are started at boot before the first cronjob fires up which
wastes ressources at boot
only that it was fixed in a short because that backport was
not targeted for F19 shows how easy it could be changed if
upstream would care about downstream in any way
look at the response from Johann directed to downstream in general,
Fedora and FeSCO in special and the repeatet responses "we are upstream
and this and that are downstream problems we don't care" shows how
terrible wrong things are going
a upstream of a *critical core componentent* with a "i don't care
about downstream" attitude is only one thing: dangerous
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Miloslav Trmač
2014-09-22 14:25:13 UTC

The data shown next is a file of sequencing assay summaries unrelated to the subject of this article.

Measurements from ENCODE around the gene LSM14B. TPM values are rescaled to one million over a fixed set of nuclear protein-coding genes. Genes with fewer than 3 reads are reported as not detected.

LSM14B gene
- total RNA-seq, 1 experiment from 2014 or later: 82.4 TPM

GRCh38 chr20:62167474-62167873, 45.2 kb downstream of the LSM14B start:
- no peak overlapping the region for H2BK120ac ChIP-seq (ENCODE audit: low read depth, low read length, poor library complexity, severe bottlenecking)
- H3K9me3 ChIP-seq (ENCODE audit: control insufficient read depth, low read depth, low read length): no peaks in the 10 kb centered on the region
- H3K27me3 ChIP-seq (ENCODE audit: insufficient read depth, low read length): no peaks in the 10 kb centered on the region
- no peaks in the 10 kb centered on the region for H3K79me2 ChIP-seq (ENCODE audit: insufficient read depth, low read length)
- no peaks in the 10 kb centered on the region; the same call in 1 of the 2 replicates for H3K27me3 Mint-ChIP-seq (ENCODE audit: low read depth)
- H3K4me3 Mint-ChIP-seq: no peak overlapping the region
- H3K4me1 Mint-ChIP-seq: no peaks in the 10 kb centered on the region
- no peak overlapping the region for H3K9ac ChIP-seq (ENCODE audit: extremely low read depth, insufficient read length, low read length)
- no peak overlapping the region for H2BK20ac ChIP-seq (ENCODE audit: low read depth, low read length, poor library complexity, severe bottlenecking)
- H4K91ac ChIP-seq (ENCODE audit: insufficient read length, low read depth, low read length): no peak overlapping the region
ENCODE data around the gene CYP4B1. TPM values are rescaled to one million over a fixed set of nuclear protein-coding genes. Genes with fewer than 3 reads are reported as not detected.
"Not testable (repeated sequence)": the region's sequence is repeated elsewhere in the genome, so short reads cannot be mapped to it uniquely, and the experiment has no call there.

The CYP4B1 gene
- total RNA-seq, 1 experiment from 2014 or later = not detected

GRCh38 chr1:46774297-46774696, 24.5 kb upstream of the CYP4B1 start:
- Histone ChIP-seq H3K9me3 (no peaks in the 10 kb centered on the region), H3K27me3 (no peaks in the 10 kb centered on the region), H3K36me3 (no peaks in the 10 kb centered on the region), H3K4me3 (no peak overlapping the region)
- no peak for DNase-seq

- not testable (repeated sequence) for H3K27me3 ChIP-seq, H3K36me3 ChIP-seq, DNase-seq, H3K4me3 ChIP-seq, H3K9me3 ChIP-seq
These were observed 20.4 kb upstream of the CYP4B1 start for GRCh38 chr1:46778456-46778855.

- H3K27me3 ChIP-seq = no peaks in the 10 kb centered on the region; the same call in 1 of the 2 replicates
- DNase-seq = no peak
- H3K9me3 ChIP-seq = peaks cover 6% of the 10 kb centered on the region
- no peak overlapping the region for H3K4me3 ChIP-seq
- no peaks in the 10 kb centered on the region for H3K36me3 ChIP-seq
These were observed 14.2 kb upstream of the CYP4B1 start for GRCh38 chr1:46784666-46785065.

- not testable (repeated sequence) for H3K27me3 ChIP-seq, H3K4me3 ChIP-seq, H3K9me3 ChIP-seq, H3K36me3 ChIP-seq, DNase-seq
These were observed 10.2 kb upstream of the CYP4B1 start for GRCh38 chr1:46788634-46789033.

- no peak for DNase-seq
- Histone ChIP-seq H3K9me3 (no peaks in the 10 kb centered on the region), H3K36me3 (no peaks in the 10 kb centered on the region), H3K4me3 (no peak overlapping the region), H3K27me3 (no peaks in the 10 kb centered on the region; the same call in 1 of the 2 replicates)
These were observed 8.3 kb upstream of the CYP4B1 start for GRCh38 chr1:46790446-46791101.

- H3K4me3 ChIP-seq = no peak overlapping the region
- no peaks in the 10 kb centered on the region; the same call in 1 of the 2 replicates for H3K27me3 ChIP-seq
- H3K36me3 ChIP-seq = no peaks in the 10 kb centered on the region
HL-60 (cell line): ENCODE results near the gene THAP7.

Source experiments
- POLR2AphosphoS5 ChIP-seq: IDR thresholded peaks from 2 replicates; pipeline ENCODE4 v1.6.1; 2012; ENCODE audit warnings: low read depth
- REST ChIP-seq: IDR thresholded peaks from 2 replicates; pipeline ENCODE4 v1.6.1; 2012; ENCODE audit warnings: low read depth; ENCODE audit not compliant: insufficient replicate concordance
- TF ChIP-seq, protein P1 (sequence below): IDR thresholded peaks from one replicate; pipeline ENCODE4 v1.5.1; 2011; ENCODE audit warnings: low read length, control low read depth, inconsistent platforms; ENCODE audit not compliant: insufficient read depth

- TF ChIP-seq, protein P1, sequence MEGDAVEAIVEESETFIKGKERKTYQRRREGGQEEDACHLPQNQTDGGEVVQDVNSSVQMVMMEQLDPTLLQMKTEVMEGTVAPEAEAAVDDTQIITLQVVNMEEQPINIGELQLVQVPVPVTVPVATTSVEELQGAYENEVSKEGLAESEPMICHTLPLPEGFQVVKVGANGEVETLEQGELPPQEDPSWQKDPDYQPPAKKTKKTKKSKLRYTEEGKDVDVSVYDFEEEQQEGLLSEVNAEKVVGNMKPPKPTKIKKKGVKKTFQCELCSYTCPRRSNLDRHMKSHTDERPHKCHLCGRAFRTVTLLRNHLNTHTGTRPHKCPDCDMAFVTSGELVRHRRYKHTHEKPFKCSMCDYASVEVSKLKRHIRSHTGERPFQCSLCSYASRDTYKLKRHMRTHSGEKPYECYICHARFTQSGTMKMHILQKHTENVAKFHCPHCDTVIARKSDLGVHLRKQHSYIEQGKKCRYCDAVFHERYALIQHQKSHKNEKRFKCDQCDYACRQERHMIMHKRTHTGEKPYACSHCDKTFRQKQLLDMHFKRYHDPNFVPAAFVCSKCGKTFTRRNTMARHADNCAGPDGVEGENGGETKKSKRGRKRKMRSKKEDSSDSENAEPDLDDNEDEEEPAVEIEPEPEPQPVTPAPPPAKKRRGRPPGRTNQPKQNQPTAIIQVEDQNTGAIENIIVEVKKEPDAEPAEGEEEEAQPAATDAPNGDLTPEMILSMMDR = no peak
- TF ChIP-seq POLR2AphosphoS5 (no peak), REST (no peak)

Permalink
(stripping systemd-devel)

----- Original Message -----
Post by Reindl Harald
This is simply untrue as "journalctl -o export" will show you.
where is it in the message?
the process is "systemd"
how to distinct between user sessions and systemn boot?
":programname" don't work and ":msg, startswith" don't work
Mar 18 23:01:01 rawhide systemd[577]: Stopped target Default.
Mar 18 23:01:01 rawhide systemd[577]: Stopping Basic System.
Mar 18 23:01:01 rawhide systemd[577]: Stopped target Basic System.
Mar 18 23:01:01 rawhide systemd[577]: Stopping Paths.
In Fedora’s default configuration, in addition to the traditional rsyslog fields, all journal fields are available in rsyslog. Would filtering for $_PID being, or not being, 1, help?
Mirek
Reindl Harald
2014-09-22 14:35:40 UTC
Permalink
Post by Miloslav Trmač
(stripping systemd-devel)
----- Original Message -----
Post by Reindl Harald
This is simply untrue as "journalctl -o export" will show you.
where is it in the message?
the process is "systemd"
how to distinct between user sessions and systemn boot?